Comcast is trying out more flexible ways to implement its bandwidth caps by experimenting with tiered service options.
Comcast says that it will temporarily suspend enforcement of its 250GB monthly data limit on residential users while it conducts trials of two different new bandwidth cap plans. Comcast says that it is conducting trials of the two new cap plans throughout the summer, although the company isn't yet saying where the trials will take place.
The first data cap plan will be a tiered service where users will sign up for three different levels of data usage and will thus be able to consume more data per month if they're willing to pay more for a higher service tier. The lowest tier in this particular plan will have a monthly 300GB data cap and will go up from there if users want to upgrade their plans. Users who subscribe to the top tiered plan and who still exceed their data cap will be able to purchase additional data in increments of $10 per 50GB. The second plan Comcast is trying out will set a flat one-tier limit of 300GB per month and will give users who exceed that cap the option to buy data in increments, just as the tiered approach does.
But no matter which of the two plans Comcast ultimately decides to enact, this means that Comcast customers will see their monthly bandwidth caps increased to a minimum of 300GB. Comcast says that most users will never come close to exceeding the bandwidth cap as it notes that its Xfinity subscribers use an average of 8GB to 10GB per month, or less than 4% of the impending 300GB cap.
Cathy Avgiris, Comcast's executive vice president and general manager for communications and data services, said in a blog post today that one main reason Comcast decided to make changes was the media attention surrounding its bandwidth caps policies following the introduction of its Xfinity TV app and its XfinityTV on the Xbox app, among others.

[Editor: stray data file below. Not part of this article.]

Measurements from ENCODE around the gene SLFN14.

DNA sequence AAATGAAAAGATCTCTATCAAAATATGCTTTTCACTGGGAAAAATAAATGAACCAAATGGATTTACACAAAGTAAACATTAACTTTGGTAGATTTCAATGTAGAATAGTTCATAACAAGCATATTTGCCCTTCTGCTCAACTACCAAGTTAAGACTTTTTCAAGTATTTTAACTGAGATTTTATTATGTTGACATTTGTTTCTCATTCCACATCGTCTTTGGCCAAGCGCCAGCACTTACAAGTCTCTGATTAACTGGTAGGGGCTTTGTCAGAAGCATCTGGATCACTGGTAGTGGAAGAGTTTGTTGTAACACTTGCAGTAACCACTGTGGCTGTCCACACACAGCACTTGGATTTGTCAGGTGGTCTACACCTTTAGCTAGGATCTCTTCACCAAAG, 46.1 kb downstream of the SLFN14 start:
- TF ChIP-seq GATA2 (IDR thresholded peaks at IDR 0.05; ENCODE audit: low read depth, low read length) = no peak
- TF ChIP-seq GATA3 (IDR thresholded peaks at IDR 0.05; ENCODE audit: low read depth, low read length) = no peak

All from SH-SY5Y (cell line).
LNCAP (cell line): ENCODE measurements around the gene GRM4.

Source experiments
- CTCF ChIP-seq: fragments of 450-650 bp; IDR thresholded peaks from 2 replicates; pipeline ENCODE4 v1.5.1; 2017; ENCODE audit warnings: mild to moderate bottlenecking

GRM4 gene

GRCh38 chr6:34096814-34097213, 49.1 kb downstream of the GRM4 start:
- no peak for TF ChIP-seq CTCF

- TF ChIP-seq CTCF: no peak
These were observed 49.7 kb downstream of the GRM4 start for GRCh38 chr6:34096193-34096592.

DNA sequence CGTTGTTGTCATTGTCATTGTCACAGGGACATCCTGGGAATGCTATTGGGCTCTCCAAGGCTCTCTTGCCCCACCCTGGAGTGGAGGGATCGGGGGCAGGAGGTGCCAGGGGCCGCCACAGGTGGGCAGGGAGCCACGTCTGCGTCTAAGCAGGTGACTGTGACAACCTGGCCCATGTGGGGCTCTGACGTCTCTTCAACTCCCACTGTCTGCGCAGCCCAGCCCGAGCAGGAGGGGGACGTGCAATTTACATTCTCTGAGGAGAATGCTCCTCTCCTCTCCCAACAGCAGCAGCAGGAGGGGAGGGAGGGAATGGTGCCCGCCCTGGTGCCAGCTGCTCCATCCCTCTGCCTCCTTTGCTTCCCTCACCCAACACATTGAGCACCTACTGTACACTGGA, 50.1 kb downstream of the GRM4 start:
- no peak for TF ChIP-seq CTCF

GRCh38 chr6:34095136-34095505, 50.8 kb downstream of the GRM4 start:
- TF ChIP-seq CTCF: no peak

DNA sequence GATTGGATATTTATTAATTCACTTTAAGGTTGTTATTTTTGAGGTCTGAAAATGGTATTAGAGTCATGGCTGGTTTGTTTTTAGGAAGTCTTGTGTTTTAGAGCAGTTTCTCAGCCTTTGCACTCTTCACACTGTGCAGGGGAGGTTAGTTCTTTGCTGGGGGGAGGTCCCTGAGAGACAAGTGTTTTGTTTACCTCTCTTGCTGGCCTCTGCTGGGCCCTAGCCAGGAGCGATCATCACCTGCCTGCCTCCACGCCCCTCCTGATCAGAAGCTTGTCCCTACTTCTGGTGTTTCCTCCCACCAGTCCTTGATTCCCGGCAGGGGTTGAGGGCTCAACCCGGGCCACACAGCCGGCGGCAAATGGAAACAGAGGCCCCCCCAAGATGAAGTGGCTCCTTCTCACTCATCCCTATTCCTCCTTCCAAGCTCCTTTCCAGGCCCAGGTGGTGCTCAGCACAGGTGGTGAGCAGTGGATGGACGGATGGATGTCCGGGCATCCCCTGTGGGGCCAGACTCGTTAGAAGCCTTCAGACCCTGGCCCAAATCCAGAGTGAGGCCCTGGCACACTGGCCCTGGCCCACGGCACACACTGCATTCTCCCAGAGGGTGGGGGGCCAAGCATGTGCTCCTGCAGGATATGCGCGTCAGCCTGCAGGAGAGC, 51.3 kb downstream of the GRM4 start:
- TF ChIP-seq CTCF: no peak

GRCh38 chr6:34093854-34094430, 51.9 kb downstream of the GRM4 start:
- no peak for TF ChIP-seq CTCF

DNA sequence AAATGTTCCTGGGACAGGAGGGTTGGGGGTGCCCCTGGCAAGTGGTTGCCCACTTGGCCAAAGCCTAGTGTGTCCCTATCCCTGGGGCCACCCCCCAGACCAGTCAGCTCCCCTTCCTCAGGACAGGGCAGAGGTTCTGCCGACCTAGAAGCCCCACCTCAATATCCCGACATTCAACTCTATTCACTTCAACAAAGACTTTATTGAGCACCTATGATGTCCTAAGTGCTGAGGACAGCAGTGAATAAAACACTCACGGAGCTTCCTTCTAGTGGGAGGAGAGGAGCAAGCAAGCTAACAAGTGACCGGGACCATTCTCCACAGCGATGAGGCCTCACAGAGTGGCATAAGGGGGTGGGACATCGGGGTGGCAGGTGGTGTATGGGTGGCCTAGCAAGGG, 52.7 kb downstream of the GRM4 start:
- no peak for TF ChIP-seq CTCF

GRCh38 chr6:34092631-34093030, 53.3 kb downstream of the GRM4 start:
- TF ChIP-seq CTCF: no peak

"Some of the conversation around our product introductions focused on our data usage threshold, rather than on the exciting opportunities we are offering our customers," she wrote. "So as the market and technology have evolved, we've decided to change our approach and replace our static 250GB usage threshold with more flexible data usage management approaches."
ISPs have been experimenting with implementing bandwidth caps since 2008, when Comcast, Time Warner Cable and AT&T, all announced they were trialing new capped services. Implementing data caps effectively has proven to be a challenge for ISPs, however, as Time-Warner Cable eventually decided to shut down a trial program that put bandwidth caps on its cable Internet services due to customer complaints about the potential for paying overage charges. AT&T last year finally implemented data caps on its wireline services by offering a 150GB cap for its DSL customers and a 250GB cap for its U-Verse customers. Verizon this week said it will soon make even "grandfathered" subscribers to move from $30 per month unlimited data plans to tiered plans when they upgrade to 4G LTE phones.
Brad Reed covers both Google and the wireless industry for Network World. Be sure to check out his blog, Google Reed-er, and follow him on Twitter at @bwreednww.
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